• A subquery cannot refer to variables from the enclosing query. In the example above, the n in the subqueries are not Julie at all, but every node in the graph is matched
  • A subquery cannot return variables with the same names as variables in the enclosing query

As such, the following query:

MATCH (m:Person)
CALL {
MATCH (n:Person {firstname:"Julie", lastname:"Corkery"})-[:KNOWS|WORKS_WITH]-(m) RETURN DISTINCT m
UNION
MATCH (n:Person {firstname:"Julie", lastname:"Corkery"})-[:KNOWS]-()-[:WORKS_WITH]-(m) RETURN DISTINCT m
UNION
MATCH (n:Person {firstname:"Julie", lastname:"Corkery"})-[:LIVES_IN]->(c)
WITH n,c 
MATCH (c)<-[:LIVES_IN]-(m)-[:TAGS]->(n)
RETURN DISTINCT m
}
RETURN m ORDER BY m.firstname

will fail with

Variable `m` already declared

Note that enclosing queries are allowed, just uncorrelated with the subquery. For example:

MATCH (c:City)
CALL {
MATCH (n:Person {firstname:"Julie", lastname:"Corkery"})-[:KNOWS|WORKS_WITH]-(m) RETURN DISTINCT m
UNION
MATCH (n:Person {firstname:"Julie", lastname:"Corkery"})-[:KNOWS]-()-[:WORKS_WITH]-(m) RETURN DISTINCT m
UNION
MATCH (n:Person {firstname:"Julie", lastname:"Corkery"})-[:LIVES_IN]->(c)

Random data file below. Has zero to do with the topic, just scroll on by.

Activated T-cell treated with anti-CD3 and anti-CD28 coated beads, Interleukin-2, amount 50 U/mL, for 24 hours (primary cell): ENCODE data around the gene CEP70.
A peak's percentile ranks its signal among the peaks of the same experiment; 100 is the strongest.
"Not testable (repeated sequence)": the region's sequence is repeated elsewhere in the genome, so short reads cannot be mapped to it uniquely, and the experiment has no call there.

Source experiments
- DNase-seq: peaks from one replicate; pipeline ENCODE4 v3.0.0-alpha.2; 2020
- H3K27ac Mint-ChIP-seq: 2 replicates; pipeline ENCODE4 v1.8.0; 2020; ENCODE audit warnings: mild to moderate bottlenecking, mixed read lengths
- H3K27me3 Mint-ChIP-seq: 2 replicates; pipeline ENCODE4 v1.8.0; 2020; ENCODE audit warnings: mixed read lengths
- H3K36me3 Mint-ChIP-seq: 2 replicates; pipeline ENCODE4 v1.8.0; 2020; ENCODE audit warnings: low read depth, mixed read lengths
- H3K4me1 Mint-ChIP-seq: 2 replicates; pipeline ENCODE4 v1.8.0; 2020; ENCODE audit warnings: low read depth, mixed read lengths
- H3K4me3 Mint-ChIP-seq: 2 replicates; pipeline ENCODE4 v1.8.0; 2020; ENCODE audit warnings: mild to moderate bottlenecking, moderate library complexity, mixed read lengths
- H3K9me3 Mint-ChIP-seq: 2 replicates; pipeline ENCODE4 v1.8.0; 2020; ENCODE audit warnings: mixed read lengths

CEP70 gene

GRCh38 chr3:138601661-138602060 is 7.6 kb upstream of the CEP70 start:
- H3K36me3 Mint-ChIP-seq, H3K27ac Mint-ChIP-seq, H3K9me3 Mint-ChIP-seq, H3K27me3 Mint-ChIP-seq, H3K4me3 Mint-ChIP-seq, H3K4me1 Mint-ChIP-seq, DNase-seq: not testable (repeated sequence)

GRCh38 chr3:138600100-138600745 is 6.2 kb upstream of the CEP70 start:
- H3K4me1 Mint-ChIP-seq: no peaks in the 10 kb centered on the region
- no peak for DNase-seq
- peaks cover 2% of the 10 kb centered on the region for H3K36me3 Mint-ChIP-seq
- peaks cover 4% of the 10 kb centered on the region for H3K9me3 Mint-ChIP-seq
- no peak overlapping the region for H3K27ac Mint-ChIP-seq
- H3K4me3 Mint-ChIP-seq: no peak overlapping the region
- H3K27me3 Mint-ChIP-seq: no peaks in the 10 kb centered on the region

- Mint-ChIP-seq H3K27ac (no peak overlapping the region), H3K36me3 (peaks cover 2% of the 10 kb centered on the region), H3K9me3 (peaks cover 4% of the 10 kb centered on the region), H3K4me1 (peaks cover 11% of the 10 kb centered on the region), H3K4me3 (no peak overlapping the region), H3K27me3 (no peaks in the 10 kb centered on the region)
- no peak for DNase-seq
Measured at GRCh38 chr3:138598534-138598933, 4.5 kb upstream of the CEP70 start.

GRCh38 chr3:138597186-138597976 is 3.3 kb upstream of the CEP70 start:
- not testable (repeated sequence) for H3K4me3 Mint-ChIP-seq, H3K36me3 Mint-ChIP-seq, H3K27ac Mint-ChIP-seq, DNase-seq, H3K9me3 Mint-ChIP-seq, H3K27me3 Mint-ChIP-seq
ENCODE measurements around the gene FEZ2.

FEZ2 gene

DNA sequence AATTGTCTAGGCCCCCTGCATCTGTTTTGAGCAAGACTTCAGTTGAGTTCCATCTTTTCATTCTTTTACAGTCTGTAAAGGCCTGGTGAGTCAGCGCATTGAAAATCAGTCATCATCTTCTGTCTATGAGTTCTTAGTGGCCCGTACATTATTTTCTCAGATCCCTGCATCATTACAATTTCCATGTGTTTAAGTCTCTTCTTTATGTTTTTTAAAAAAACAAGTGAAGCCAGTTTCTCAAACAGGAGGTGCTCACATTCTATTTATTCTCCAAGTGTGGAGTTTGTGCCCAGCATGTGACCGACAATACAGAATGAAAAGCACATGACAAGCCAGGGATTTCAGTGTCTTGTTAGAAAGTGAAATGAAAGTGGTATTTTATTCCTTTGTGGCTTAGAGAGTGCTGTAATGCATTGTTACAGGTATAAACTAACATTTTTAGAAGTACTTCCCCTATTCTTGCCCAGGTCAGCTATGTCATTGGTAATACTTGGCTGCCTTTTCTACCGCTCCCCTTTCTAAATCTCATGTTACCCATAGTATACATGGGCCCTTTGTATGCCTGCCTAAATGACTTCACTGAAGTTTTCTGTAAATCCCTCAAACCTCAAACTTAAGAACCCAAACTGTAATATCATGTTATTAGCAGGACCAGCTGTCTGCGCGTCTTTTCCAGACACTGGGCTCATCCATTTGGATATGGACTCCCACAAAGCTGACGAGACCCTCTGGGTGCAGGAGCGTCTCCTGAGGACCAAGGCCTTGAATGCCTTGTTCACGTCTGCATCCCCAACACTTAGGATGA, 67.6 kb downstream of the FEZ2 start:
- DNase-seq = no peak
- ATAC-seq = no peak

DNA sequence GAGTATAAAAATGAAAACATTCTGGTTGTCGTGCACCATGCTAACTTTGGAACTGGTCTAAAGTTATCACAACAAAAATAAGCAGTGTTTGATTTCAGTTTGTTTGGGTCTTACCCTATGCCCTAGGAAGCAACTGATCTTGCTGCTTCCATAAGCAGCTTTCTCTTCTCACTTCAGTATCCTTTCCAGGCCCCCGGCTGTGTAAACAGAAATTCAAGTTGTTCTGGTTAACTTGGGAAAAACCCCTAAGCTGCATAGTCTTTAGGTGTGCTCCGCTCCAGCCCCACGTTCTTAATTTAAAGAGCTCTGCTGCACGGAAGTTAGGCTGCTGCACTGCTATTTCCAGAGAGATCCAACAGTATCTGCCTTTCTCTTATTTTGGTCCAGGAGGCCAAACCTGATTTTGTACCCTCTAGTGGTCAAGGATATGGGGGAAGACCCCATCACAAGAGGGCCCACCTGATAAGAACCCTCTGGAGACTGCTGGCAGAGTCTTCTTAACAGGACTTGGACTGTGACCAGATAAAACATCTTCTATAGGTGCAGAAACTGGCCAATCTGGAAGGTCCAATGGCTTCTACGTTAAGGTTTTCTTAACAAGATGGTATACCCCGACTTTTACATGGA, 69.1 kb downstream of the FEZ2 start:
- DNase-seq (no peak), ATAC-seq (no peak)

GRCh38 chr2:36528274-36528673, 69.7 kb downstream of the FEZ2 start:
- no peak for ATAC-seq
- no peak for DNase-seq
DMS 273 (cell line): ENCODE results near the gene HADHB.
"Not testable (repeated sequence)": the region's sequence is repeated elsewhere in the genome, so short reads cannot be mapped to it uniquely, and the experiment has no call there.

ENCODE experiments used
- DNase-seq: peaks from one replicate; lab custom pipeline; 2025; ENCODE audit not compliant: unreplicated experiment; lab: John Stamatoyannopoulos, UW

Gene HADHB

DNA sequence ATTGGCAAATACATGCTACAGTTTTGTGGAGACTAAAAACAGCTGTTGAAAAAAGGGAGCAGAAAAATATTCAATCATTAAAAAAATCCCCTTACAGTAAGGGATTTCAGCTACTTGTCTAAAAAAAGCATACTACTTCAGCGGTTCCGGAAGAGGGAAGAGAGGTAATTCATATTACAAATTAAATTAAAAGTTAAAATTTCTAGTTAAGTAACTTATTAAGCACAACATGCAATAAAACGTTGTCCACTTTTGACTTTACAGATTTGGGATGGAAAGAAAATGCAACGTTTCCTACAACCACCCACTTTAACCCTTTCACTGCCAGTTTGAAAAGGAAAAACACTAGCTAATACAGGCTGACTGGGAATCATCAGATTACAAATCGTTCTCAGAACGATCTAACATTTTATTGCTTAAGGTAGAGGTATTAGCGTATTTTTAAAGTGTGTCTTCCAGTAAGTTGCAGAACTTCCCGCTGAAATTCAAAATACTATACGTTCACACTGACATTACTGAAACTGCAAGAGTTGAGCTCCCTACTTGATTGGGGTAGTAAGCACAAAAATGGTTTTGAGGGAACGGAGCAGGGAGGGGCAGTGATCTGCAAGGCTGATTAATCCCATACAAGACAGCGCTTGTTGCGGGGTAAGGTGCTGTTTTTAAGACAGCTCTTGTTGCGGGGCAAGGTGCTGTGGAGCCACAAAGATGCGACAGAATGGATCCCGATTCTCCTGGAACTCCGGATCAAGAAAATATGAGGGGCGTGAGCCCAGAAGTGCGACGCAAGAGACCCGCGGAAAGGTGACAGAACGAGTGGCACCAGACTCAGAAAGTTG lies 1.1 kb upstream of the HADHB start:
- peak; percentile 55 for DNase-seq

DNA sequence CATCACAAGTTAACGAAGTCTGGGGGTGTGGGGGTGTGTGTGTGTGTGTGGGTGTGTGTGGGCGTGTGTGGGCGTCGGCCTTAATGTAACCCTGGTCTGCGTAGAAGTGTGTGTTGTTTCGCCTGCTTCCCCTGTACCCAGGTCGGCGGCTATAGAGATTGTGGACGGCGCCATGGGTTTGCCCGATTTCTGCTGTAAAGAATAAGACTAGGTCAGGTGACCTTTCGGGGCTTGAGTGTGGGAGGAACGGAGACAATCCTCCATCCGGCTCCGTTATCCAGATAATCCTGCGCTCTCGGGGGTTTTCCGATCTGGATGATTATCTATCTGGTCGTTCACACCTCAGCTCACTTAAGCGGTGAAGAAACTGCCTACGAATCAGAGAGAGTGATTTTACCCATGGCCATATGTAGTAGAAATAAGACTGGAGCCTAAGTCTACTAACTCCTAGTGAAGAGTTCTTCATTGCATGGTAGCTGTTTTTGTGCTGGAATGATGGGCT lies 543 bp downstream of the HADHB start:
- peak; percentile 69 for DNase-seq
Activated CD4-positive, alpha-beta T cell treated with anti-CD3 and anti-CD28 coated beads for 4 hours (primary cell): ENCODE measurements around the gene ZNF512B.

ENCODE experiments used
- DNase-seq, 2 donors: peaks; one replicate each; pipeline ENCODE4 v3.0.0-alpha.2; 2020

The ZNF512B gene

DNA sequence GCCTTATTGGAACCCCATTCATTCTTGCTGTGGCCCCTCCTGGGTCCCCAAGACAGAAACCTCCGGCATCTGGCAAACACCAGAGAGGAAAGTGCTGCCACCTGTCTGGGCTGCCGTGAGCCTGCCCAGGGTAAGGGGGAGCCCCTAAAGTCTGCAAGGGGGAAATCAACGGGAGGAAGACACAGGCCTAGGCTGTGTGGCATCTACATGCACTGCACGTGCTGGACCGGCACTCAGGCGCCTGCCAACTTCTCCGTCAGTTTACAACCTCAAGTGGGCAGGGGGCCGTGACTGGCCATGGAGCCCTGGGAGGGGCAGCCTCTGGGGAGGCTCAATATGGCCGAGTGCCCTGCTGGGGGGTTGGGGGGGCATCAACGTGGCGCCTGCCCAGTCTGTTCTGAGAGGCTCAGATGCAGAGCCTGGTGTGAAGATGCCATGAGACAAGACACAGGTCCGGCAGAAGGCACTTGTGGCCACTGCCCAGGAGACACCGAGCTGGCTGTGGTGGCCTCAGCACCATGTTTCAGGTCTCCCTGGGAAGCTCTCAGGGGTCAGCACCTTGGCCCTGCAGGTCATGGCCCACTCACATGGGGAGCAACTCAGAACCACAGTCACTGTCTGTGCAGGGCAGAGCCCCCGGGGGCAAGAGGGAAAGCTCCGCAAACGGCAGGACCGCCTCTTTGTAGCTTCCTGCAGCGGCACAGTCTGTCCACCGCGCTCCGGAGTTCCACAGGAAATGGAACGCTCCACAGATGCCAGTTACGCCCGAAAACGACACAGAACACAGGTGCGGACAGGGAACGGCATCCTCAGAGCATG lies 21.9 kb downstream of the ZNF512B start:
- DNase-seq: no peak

WITH n,c 
MATCH (c)<-[:LIVES_IN]-(m)-[:TAGS]->(n)
RETURN DISTINCT m
}
RETURN c,count(m)

will return as many rows as there are cities- the subquery is evaluated for every incoming input row.

4.1 update

Neo4j 4.1 added support for correlated subqueries, so now a subquery can refer to variables from the enclosing query if they are explicitly imported, such as:

MATCH  (n:Person {firstname:"Julie", lastname:"Corkery"})
CALL {
WITH n
MATCH (n)-[:KNOWS|WORKS_WITH]-(m) RETURN DISTINCT m
UNION
WITH n
MATCH (n)-[:KNOWS]-()-[:WORKS_WITH]-(m) RETURN DISTINCT m
UNION
WITH n
MATCH (n)-[:LIVES_IN]->(c)
WITH n,c 
MATCH (c)<-[:LIVES_IN]-(m)-[:TAGS]->(n)
RETURN DISTINCT m
}
RETURN c,count(m)

And there you have it, thanks to the Cypher team, post-union processing is now available in the brand new Neo4j 4 release!